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What’s Happening on The Hill: Federal Information Security Modernization Act

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There are 150+ pieces of cybersecurity-related legislation advancing through Congress, and one of those pieces is the Federal Information Security Modernization Act, or FISMA.

In January 2022, Congressional members of the Oversight and Reform Committee introduced FISMA 2022 (the new bill is an update from a version enacted in 2002). The purpose of the bipartisan bill, as stated, is to “take a cutting-edge and strategic approach to ensure federal IT systems can better prepare for and respond to today’s cyber challenges.”

Here we examine whether this piece of legislation addresses basic security fundamentals - such as strong passwords, multi-factor authentication (MFA), and basic password management - and how well it does so.

Breaking down the bill

In March, SC Media reported the House and Senate were ‘very close’ to an agreement on FISMA.

As evidenced by the Bitwarden State of Password Security report, when it comes to cybersecurity there are quite a few cooks in the kitchen. This can be both a good and bad thing. It’s good if each agency has a specific, differentiated role and not great if those roles all bleed together. That’s why the first objective of the bill - agency differentiation - is welcome and laudable. And, that take is the same for the remainder of the objectives.

Legacy strategies, such as placing undue emphasis on perimeter-based security, need to evolve into something much more powerful. Proactivity is always preferable to reactivity. Some level of compliance oversight is necessary, but it shouldn’t be so burdensome as to take away from the actual task at hand: securing data. Software Bill of Materials, or SBOMs, as the Cybersecurity and Infrastructure Security Agency (CISA) rightly points out, are “a key building block in software security and software supply chain risk management.” Better communication between agencies is vital.

But in considering all of this, it’s striking that nowhere in the bill’s text is there mention of passwords. Passwords are a critical component of security. A strong password is one of the first barriers to preventing a data breach.

One of the more recent, egregious examples of a weak password security culture involved SolarWinds. While accounts differ as to how big of a role the password ‘solarwinds123’ played in leading to the company’s breach, no one within the organization should have been using a password of that nature.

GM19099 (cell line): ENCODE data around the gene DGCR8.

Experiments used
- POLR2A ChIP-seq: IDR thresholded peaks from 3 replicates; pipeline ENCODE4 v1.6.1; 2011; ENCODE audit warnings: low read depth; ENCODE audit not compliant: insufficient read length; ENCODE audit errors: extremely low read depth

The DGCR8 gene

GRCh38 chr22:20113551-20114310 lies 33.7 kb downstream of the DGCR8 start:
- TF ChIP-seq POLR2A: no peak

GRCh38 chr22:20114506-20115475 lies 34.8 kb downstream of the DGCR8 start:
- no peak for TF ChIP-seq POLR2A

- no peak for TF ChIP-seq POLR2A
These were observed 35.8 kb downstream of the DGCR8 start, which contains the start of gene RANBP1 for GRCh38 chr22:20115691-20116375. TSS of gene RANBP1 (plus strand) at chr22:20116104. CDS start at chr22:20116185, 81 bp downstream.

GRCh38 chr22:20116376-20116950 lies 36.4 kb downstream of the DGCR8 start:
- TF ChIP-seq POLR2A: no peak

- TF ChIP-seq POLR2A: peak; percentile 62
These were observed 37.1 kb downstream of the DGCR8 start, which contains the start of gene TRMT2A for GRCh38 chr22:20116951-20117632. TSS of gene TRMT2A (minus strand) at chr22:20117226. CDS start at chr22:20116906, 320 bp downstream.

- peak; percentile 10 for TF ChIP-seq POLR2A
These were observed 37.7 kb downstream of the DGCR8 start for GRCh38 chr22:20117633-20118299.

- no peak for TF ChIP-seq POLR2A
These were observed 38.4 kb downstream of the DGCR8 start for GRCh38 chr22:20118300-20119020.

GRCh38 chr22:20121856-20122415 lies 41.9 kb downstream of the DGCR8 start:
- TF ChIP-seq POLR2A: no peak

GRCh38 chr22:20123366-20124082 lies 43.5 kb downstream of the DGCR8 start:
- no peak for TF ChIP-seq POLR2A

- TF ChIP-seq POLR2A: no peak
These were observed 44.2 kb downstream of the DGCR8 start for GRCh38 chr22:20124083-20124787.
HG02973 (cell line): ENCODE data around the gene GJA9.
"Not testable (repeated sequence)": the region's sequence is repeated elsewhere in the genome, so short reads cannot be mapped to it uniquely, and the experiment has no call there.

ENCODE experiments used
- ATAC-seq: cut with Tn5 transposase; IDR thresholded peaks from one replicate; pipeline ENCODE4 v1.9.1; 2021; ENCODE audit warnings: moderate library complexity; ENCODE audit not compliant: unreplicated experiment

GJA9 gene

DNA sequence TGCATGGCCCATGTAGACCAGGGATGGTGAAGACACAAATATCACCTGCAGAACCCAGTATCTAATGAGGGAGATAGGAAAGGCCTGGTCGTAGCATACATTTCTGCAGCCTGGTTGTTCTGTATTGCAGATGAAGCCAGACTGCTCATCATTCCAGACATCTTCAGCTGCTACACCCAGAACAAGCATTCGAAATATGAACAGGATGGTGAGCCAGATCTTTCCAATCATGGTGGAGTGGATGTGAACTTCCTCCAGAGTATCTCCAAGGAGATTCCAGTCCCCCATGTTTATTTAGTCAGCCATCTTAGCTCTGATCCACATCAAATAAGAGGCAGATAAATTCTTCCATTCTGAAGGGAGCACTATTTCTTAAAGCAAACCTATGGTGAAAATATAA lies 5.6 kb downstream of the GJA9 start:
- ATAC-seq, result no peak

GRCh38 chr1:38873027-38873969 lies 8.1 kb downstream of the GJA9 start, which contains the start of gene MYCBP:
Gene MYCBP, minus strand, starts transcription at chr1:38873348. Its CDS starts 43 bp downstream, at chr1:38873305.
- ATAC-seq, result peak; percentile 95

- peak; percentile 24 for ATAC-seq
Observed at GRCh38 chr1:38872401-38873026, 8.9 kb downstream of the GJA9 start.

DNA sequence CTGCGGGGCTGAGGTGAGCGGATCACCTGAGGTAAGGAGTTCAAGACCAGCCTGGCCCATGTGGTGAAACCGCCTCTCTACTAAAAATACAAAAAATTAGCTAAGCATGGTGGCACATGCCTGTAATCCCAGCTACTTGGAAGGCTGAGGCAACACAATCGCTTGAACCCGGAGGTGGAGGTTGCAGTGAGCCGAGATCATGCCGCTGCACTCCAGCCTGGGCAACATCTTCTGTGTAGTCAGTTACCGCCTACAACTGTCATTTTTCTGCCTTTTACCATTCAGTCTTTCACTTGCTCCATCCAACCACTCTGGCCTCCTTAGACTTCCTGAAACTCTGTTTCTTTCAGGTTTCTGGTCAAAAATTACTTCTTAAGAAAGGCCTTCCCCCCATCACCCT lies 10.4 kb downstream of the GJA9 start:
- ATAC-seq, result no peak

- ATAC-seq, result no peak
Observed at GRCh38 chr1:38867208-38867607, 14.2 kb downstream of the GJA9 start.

We’re not sure why language about passwords were left out - or why multi-factor authentication (MFA) or two-factor authentication (2FA) weren’t mentioned in the text. The reasons might be innocuous. Perhaps the bill’s authors wanted to focus on what they perceived as the big picture and assume strong password security is a given. Still, the exclusion was, well, an oversight from the Oversight Committee.

Modernizing with a ‘clear, coordinated, whole-of-government approach’

Put forth by House Committee Oversight and Reform Chairwoman Carolyn B. Maloney and Ranking Member James Comer, the strategic aim of the bill is to "advance a risk-based cybersecurity posture, modernize and streamline reporting requirements to enhance security through automation, and expand inventories and information-sharing for improved security. FISMA 2022 also clarifies and streamlines the roles of the National Cyber Director, the Office of Management and Budget, the Cybersecurity and Infrastructure Security Agency, the Federal Chief Information Security Officer, and other federal entities to better coordinate efforts to mitigate and respond to cyber incidents.

After reviewing the bill’s accompanying one-pager, our layman’s breakdown is that the bill:

  • Differentiates between and assigns certain roles to specific agencies, so that they don’t duplicate efforts or step on each others turf

  • Promotes (and hopefully, actually implements) security strategies that have been in use within the private sector, such as zero trust security, cloud migration, automation, penetration testing, and vulnerability disclosure. It claims it wants to replace ‘point-in-time assessments with ongoing and continuous risk assessments’, which we take to mean it wants federal agencies to be more proactive than reactive

  • Emphasizes a reduction in compliance-related reporting requirements and instead leans into continuous monitoring through automation

  • Encourages agencies to keep inventory of all internet-enabled systems and software (including software components and bills of materials)

  • Puts the onus on CISA to find ways for agencies to better communicate with each other about their cybersecurity achievements and challenges

Have any cybersecurity-related bills in mind that you’re interested in seeing Bitwarden explore further? Give us a shout on Twitter.

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